A DYNAMIC software program utilising kinetic energy is helping buildings with large roof areas in Southeast Asia harvest and recycle rainwater.
Freshwater scarcity and wastage is a global environmental issue, leading to nations such as Malaysia to seek siphonic drainage solutions to help recycle the precious resource.
Researchers at the University of South Australia have developed a software package to help roof drainage companies construct highly effective systems across a range of major infrastructure.
The Adelaide-based university’s Pro Vice Chancellor of the Division of Information Technology, Engineering and the Environment Simon Beecham said the dynamic program was the first in the world to follow rainfall through its entire cycle to ensure complete effectiveness.
Stadium Australia, which hosted the athletics and opening ceremony at the 2000 Sydney Olympic Games, was the first structure to utilise the technology.
“Now a number of large buildings in Southeast Asia are using this technology, like the airports in Hong Kong and Kuala Lumpur. Malaysia has incorporated it into many of its shoppingcentres as well,” Prof Beecham said.
“The buildings that were designed with the help of the software are able to harvest every single drop of water.”
The Kuala Lumpur Convention Centre in Malaysia, which hosts a number of large conferences, exhibitions, and concerts, is another big adopter of the technology.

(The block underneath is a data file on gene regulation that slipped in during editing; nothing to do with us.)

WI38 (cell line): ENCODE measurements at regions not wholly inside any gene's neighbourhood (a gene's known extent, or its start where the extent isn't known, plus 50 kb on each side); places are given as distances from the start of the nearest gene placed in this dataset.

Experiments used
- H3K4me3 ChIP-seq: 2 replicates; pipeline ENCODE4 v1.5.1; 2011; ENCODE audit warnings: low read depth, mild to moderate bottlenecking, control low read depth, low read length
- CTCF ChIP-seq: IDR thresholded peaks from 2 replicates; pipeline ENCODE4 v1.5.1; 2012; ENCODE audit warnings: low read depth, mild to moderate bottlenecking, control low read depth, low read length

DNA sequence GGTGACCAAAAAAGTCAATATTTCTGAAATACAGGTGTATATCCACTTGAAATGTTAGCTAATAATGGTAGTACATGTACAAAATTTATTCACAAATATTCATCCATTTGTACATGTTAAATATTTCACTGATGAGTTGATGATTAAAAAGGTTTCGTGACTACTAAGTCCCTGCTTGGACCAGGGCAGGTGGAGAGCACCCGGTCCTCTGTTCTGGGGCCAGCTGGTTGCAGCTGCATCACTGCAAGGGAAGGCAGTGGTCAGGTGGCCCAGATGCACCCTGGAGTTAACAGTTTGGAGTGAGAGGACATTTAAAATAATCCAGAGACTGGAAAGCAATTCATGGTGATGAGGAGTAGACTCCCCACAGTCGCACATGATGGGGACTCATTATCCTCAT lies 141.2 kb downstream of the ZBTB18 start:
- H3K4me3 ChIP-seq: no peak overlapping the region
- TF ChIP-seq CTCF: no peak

The rainwater collected from the roofs is stored in large tanks and used to irrigate nearby fields or gardens. The recycled water is also used for the flushing of toilets to reduce the reliance on potable water.
Prof Beecham partners with Australian drainage company Syfon to design state-of-the-art systems throughout Australasia.
His software allows Syfon to calculate the size of drainpipes and locate where hydraulic chambers need to be placed.
The company’s name is a play on siphonic systems, the method it uses to harvest rainwater.
Siphonic drainage systems convert open-air water mixtures into a pure water pressure system without any moving parts or electronics. Its hydraulic system allows the pipes to move large quantities of water very quickly.
Prof Beecham said siphonic systems were used because the high pressures they created reduced the amount of additional energy required to pump water.
“Imagine if you had a pen in your hand and held it up and then dropped it to the floor. That’s an example of a solid object converting its potential energy into kinetic energy,” he said.
“Water can do the same thing. You get a very efficient drainage of your water where the pressure is so great it can even go uphill, and it also means you can run horizontal pipes for long distances.
“Its clever design of the hydraulics system creates a vacuum that sucks water in and converts the potential energy of rainfall into kinetic energy.”
This process allows large storage tanks to be placed away from the roof structure if more space is required.
Siphonic systems require a building of more than three stories to work and cannot be applied to residential homes.
South Australia’s capital Adelaide has three-long standing public universities, Flinders University, University of South Australia, and the University of Adelaide, each of which are consistently rated highly in the international higher education rankings.